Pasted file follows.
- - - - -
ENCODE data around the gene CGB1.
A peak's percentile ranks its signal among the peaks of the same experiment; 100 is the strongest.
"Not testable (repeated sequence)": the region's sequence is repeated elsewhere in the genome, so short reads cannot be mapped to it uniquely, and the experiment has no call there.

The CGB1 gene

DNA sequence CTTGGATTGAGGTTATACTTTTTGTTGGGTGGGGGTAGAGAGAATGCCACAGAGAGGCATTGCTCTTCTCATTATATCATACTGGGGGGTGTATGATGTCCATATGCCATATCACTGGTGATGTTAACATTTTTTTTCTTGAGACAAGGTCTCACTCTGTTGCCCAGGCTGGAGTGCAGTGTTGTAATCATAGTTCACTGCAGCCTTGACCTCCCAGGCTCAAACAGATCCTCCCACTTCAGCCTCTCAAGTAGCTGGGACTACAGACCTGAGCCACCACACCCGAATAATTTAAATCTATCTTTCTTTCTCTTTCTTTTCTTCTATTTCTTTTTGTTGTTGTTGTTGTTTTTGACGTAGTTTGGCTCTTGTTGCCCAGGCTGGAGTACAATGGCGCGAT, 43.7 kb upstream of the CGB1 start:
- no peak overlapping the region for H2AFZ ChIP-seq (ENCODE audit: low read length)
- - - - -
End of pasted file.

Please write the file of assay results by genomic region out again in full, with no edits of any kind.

ENCODE data around the gene CGB1.
A peak's percentile ranks its signal among the peaks of the same experiment; 100 is the strongest.
"Not testable (repeated sequence)": the region's sequence is repeated elsewhere in the genome, so short reads cannot be mapped to it uniquely, and the experiment has no call there.

The CGB1 gene

DNA sequence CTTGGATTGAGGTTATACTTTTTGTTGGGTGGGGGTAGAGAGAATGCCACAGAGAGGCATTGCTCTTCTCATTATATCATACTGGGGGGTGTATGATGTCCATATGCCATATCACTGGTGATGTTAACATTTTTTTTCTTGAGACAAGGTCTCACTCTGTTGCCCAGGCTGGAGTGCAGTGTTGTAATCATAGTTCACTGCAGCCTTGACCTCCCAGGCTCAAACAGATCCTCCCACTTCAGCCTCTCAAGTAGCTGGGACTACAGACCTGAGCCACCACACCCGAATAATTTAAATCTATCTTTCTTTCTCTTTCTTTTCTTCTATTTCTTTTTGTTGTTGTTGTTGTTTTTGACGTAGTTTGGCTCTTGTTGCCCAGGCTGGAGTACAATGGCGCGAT, 43.7 kb upstream of the CGB1 start:
- no peak overlapping the region for H2AFZ ChIP-seq (ENCODE audit: low read length)